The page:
Junking the junk

A citizen-activist group clears the ground for conversation around conservation of the environment

Wall-E, the sci-fi flick directed by Andrew Stanton starred a robot that compressed junk on a litter-filled earth of the future with its citizens housed away in luxurious starships. The message is relevant even today with increasing reports of the marine and terrestrial ecosystem being affected by manmade wastes.

Coming as a ray of hope, environment activists are taking up cudgels against littering of plastic and other non-biodegradable wastes on the planet. A case in point is Delhi-based ThereIsNoEarthB, a group of volunteers who get together every Sunday to clean up areas in the city, as part of their unique awareness drive.

“We are a team of volunteers who believe that there is no other planet for us to destroy after we have destroyed this one. Because we have realised that directly approaching people (requesting them not to litter) is unlikely to work, we go with the Gandhian philosophy of indirectly influencing people by their observation skills working against their desire to litter. We don’t have a leader or founder. People who come for the drive are the real stakeholders,” says Dhrstadyumn, a member of ThereIsNoEarthB.

Speaking about the varied group comprising bankers, wildlife photographers and students, he says, there’s Rakesh Bhalla, a 65-year-old citizen activist who joins the group at the Connaught Place clean-up drive every Sunday, 6-year-old Adhiraj who is the youngest member, and Shruti, a teacher who also makes the posters. Volunteers come from as far as Ghaziabad, Faridabad and Gurugram.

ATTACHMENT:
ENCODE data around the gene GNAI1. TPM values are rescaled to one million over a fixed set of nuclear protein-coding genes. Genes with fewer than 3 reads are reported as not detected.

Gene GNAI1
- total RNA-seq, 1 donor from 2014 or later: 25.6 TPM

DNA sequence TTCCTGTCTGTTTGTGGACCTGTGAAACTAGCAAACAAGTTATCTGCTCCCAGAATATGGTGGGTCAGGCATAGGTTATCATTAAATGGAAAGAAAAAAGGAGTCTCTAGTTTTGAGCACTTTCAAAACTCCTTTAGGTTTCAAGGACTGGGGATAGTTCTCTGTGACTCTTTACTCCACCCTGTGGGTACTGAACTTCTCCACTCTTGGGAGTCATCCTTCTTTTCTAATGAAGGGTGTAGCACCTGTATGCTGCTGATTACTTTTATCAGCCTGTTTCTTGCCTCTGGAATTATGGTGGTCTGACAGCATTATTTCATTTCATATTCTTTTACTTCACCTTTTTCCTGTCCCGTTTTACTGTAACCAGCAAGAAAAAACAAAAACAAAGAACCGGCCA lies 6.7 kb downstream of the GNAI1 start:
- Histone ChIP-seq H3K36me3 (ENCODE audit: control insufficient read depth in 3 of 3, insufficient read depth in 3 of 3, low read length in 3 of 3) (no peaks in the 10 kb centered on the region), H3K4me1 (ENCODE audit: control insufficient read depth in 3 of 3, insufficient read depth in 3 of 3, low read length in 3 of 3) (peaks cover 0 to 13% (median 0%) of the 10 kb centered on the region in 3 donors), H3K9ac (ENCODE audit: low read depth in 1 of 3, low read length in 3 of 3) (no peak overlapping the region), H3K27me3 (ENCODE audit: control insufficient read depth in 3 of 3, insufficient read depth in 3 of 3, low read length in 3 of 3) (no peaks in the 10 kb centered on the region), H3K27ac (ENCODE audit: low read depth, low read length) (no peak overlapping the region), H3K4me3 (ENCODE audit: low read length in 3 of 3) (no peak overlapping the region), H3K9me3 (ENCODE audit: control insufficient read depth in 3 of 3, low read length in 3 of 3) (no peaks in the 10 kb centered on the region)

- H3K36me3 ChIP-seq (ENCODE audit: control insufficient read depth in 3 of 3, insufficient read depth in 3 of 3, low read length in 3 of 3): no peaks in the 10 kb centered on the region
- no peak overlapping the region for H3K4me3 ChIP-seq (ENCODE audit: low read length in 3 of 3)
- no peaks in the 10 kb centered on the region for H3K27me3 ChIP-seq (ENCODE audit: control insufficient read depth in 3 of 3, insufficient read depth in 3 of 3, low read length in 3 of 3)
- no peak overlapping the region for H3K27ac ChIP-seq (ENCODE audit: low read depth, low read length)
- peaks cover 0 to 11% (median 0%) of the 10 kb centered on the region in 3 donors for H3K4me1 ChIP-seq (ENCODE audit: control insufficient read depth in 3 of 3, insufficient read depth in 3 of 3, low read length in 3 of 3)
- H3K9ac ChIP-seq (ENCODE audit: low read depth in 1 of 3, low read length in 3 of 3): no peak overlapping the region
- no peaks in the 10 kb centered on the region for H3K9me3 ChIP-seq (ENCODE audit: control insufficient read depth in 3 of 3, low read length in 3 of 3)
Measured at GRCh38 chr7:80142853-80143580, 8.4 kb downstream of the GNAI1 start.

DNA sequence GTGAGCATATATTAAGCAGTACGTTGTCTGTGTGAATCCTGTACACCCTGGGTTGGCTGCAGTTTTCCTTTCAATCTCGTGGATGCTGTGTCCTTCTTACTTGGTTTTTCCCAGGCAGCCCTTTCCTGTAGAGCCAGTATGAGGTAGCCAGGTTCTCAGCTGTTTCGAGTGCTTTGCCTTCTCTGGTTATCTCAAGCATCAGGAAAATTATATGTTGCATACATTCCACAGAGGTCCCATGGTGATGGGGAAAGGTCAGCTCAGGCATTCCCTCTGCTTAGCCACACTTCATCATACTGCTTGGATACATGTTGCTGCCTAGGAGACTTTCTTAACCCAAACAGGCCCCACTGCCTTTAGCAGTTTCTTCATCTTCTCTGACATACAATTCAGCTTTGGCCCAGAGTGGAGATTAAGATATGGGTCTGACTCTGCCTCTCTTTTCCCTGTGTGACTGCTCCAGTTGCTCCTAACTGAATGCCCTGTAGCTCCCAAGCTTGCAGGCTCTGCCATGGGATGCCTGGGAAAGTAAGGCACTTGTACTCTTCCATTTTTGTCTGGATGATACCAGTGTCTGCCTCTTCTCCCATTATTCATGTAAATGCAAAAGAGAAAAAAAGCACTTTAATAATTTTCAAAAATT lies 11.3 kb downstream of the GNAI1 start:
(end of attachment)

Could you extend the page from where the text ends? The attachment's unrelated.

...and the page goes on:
Currently the group volunteers at Connaught Place and Deer Park, in Hauz Khas. The litter at Connaught Place is segregated and plastic is given for recycling while the rest of the waste is put in dust bins. “NIFT student’s team Bin There Do That is working on an installation with plastic wastes collected at the Deer Park,” Dhrstadyumn says. Volunteers also plant saplings during and participate in plantation drives.

“We plan to work in more areas. People are contacting us on Instagram.” Next up are Gurugram and Bengaluru, he says. “We welcome people joining us. We don’t accept donations. All you need to bring is your enthusiasm,” says Dhrstadyumn.

The next clean-up drive is on Sunday, April 7, at 8:30 a.m. at Deer Park and 5:30 p.m. at Gate No. 6, Rajiv Chowk, Connaught Place.

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Printable version | Jun 3, 2020 2:34:00 PM | https://www.thehindu.com/sci-tech/energy-and-environment/junking-the-junk/article26744116.ece

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